- Use the Database Upgrade Assistant (DBUA). The Database Upgrade Assistant can be launched by the Oracle Universal Installer, depending upon the type of installation that you select, and provides a graphical user interface (GUI) that guides you through the upgrade of a database. During installation, you can choose to not use the DBUA, instead choosing to launch it as a standalone tool at any time in the future to upgrade a database.
- Perform a manual upgrade. A manual upgrade provides a command-line upgrade of a database, using SQL scripts and utilities.
- Perform a full or partial export from your database, followed by a full or partial import into a new Oracle9i database. Export/Import can copy a subset of the data in a database. Export/Import leaves the database unchanged, and makes a copy of the data.
- Copy data from a database into a new Oracle9i database using the SQL*Plus COPY command or the AS clause of the CREATE TABLE SQL statement. Data copying can copy a subset of the data in a database. Data copying leaves the database unchanged, and makes a copy of the data.
The guide also describes the advantages and disadvantages of each method. You should review the migration guide to determine which method would be most beneficial in your environment.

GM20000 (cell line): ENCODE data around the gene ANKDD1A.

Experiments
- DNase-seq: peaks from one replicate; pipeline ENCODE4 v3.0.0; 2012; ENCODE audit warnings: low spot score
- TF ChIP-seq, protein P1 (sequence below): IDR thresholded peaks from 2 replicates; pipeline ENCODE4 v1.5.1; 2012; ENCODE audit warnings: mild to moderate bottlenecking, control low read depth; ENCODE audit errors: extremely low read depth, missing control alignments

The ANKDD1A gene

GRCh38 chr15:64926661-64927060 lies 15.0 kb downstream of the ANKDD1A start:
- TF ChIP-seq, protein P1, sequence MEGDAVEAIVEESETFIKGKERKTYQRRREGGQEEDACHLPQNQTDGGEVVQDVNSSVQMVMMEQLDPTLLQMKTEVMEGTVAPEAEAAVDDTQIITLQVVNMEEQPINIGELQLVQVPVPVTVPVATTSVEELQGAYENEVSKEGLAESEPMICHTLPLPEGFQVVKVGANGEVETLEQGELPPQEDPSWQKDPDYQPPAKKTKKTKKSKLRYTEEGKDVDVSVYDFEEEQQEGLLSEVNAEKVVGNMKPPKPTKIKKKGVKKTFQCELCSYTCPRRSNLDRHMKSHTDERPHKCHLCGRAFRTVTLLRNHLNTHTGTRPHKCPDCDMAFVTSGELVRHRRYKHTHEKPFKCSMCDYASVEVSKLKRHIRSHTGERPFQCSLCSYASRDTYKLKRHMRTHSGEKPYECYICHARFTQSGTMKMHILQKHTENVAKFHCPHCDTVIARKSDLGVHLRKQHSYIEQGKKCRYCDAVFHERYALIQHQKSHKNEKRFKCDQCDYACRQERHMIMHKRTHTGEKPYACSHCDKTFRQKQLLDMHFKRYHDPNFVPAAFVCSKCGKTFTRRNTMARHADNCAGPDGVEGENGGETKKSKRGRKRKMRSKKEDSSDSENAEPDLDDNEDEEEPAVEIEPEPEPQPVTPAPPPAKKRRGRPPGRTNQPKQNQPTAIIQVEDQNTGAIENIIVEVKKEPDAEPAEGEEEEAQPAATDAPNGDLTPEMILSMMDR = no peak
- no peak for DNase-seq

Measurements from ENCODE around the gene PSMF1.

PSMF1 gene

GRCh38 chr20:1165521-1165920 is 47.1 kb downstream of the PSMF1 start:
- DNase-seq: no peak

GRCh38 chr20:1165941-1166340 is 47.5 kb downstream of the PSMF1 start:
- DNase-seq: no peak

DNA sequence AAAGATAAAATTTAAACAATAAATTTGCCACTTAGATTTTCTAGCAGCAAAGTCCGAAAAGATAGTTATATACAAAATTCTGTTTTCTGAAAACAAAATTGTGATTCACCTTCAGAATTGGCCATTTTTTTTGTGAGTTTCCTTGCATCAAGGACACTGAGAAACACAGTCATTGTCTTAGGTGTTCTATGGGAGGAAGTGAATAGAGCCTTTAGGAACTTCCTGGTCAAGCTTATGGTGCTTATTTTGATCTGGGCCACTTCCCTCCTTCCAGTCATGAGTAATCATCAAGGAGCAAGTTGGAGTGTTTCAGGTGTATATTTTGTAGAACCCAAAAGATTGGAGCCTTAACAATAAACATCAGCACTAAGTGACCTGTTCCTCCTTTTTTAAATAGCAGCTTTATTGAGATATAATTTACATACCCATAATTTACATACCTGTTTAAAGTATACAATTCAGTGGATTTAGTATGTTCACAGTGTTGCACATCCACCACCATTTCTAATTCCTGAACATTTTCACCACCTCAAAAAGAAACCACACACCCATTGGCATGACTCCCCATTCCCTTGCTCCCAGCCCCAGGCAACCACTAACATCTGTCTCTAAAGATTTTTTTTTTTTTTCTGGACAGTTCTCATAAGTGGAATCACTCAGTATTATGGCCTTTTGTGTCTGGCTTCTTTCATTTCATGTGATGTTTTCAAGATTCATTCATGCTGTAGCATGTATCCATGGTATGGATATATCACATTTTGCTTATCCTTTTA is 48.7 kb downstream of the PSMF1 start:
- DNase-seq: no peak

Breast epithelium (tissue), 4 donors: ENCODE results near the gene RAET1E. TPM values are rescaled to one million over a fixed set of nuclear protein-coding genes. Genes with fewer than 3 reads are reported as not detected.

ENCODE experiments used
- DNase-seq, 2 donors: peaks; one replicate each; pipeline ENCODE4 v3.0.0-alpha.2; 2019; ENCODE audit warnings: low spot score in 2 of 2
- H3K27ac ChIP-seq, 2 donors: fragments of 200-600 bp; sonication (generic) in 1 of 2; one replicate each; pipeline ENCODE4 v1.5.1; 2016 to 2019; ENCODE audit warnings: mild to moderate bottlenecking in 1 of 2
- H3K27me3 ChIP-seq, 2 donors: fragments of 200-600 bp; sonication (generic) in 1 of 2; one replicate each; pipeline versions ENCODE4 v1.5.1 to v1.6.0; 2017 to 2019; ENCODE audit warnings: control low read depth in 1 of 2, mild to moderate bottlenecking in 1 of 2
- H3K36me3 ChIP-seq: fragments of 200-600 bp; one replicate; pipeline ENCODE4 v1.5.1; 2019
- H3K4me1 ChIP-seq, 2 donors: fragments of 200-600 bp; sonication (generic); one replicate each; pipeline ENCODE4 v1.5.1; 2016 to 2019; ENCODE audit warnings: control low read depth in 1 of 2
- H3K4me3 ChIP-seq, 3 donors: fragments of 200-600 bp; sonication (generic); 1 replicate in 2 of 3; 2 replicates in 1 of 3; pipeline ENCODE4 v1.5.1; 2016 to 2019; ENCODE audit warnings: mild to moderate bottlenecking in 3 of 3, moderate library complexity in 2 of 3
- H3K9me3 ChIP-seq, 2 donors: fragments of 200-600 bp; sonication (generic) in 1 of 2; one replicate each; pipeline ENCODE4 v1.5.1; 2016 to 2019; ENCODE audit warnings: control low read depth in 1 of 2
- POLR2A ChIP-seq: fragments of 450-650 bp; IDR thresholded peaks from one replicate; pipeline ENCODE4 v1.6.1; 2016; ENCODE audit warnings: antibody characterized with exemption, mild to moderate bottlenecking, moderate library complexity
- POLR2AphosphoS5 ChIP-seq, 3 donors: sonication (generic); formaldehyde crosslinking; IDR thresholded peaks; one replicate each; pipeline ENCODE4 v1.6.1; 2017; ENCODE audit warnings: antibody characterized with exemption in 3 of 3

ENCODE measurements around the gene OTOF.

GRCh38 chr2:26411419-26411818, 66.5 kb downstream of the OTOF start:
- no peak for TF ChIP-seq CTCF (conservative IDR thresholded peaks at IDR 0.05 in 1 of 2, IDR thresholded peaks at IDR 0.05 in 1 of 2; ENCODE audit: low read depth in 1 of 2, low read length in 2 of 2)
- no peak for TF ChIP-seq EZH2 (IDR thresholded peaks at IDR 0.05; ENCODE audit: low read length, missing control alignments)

With respect to your second question, it's difficult for me to say whether your code will run unmodified after the migration, or whether you will have to make changes. The only way to determine what the impact of a migration will be is to test it in a non-production environment, several times if possible. Doing this will not only give you some indication of what needs to be changed, it will also ensure that all applications supported by the database you are migrating will be sufficiently tested before the migration occurs in your production environment.
Patches for Oracle 8.1 and 9.2 can be downloaded from Oracle's Metalink Web site. To register for Metalink, you will need a valid Support Identifier (CSI). CSI numbers are unique support identifiers given to each customer with a current support contract. As an aside, if you are upgrading to Oracle 9.2, you might as well upgrade to the latest release which is 188.8.131.52 if it's available for your platform and operating system.
This was first published in October 2005